The increasing uses of automated trading and artificial intelligence (including machine learning) have caused steep declines in the number of trading professionals. In fact, 7,300 front office positions were cut at the 12 of the largest investment banks from 2014 to 2019, according to the consulting firm Coalition Ltd. This was an employment decline of more than 13 percent from 2014 to 2019. Despite this decline, there is still demand for traders who work with products that cannot easily be traded—such as illiquid products and bespoke over-the-counter financial products. Additionally, traders are needed to monitor automated trading systems to ensure that trading is conducted properly. There also will be strong demand for traders with programming and software development skills who can develop automated trading platforms (especially those that use artificial intelligence), as well as those with data analytics acumen. “The focus of trading desk programmers is less geared on (or to) user interfaces and increasingly focused on advanced analytics, algorithms, and process automation—solutions that need deep knowledge of both financial markets and technology,” according to The Future of Trading: The People, a report from Refinitiv (a global provider of financial market data and infrastructure) and Greenwich Associates (a global provider of market intelligence and advisory services to the financial services industry). Opportunities for sales professionals will be better because there will always be a need for sales workers to explain financial products and trading strategies to investors.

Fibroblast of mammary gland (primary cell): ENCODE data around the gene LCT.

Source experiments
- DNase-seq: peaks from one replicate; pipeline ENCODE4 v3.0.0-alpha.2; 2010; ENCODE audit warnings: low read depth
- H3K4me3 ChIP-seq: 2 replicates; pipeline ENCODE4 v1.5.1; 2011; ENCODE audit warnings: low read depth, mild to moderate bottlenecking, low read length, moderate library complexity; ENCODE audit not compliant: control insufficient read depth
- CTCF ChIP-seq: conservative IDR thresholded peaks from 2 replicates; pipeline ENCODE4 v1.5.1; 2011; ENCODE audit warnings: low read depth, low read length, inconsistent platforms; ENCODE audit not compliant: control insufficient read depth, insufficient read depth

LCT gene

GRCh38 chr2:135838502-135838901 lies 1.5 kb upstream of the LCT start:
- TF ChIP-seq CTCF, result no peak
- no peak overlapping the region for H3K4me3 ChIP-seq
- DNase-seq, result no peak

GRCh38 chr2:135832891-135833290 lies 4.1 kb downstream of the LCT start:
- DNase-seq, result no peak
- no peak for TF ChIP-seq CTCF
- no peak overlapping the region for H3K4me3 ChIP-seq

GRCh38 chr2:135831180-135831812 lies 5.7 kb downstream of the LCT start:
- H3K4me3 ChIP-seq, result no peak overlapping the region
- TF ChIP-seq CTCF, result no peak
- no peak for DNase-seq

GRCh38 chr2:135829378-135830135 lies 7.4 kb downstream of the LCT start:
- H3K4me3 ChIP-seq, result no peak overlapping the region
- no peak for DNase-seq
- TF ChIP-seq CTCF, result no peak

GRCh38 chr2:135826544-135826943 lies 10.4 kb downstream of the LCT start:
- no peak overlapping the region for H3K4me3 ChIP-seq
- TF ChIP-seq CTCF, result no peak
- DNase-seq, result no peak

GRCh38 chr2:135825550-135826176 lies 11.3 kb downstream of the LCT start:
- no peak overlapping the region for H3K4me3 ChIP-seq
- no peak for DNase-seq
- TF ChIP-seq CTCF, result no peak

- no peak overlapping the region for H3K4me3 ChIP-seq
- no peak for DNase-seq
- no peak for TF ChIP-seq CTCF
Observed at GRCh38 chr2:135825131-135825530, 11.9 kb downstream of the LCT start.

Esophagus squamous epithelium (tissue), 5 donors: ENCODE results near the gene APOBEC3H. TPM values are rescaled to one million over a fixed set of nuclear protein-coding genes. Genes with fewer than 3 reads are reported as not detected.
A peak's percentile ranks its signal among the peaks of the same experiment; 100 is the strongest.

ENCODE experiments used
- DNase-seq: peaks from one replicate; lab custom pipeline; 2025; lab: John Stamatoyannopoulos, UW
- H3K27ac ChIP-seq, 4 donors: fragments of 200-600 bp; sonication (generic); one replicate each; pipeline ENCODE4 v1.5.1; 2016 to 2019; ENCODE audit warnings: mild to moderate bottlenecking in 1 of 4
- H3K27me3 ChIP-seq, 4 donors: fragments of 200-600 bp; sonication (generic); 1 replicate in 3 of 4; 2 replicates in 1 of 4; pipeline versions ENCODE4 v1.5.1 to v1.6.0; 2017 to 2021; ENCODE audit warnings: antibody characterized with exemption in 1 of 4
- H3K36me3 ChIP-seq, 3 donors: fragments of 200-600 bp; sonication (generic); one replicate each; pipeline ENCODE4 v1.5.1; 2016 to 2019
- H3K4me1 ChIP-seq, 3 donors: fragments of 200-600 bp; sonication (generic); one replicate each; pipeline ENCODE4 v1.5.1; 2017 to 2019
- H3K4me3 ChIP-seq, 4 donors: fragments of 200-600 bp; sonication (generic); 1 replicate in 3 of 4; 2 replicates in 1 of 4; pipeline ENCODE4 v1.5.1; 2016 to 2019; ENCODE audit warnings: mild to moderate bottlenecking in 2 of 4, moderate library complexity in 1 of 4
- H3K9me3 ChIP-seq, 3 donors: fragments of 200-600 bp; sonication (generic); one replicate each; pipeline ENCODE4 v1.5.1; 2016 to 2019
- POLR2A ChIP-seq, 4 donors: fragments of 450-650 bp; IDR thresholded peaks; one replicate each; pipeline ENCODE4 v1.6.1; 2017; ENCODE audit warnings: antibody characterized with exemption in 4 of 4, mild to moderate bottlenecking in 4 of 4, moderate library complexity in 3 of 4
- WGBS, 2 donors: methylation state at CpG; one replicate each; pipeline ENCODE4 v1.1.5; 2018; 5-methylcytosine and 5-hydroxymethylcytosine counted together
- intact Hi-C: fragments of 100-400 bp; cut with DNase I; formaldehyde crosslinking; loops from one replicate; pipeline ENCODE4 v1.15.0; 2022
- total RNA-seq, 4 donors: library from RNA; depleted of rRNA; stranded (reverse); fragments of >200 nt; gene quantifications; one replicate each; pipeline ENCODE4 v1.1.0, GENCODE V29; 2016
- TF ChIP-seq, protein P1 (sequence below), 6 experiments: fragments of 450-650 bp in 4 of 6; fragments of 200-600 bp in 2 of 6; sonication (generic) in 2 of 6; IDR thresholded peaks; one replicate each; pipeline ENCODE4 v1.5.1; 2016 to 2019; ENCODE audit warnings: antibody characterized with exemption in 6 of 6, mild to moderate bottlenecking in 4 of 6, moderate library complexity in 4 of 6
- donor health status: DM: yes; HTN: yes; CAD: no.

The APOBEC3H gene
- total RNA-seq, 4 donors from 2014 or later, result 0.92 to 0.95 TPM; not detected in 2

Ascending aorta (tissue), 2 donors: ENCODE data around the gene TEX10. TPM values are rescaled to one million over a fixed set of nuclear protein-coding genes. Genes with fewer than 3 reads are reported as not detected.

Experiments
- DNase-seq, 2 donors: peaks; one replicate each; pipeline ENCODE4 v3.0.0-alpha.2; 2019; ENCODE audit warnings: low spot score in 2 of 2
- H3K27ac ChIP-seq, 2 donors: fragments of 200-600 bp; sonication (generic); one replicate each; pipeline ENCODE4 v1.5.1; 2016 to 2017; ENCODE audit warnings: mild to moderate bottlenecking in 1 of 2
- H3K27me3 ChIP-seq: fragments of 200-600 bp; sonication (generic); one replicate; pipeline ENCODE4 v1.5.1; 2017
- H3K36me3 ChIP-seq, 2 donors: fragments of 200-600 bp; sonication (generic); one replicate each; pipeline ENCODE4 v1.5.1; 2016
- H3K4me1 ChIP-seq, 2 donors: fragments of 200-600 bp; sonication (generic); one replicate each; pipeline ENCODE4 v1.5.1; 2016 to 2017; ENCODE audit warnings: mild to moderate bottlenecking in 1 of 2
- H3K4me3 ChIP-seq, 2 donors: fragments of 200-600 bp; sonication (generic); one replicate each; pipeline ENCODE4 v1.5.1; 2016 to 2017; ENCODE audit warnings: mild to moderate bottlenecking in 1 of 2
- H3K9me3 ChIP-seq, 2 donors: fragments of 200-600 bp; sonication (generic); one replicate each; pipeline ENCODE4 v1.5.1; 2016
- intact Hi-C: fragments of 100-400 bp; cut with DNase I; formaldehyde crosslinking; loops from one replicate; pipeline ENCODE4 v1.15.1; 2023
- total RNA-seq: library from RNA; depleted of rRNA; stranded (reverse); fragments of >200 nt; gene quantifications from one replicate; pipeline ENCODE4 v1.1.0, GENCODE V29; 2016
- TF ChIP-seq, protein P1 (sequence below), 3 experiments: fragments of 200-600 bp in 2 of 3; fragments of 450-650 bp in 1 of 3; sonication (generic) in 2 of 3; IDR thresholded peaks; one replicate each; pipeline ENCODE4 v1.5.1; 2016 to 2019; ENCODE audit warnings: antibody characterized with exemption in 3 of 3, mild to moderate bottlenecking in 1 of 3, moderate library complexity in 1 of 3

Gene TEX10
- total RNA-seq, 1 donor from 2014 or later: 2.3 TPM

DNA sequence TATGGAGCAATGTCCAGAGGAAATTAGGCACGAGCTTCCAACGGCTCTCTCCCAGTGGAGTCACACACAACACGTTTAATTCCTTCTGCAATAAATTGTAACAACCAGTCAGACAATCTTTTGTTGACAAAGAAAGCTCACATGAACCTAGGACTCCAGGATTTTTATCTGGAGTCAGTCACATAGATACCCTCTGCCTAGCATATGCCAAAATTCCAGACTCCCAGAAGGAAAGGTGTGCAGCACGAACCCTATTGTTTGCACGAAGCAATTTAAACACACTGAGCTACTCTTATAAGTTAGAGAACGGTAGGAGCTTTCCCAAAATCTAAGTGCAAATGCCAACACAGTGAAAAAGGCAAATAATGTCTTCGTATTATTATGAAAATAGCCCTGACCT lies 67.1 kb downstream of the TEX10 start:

Sales and trading professionals earn high salaries—although their salaries have been dropping for the last decade. Despite this trend, average compensation for equities sales, trading, and research professionals at the 12 largest global investment banks in the world totaled $500,000 (salary and bonus) in 2017, according to Coalition Ltd.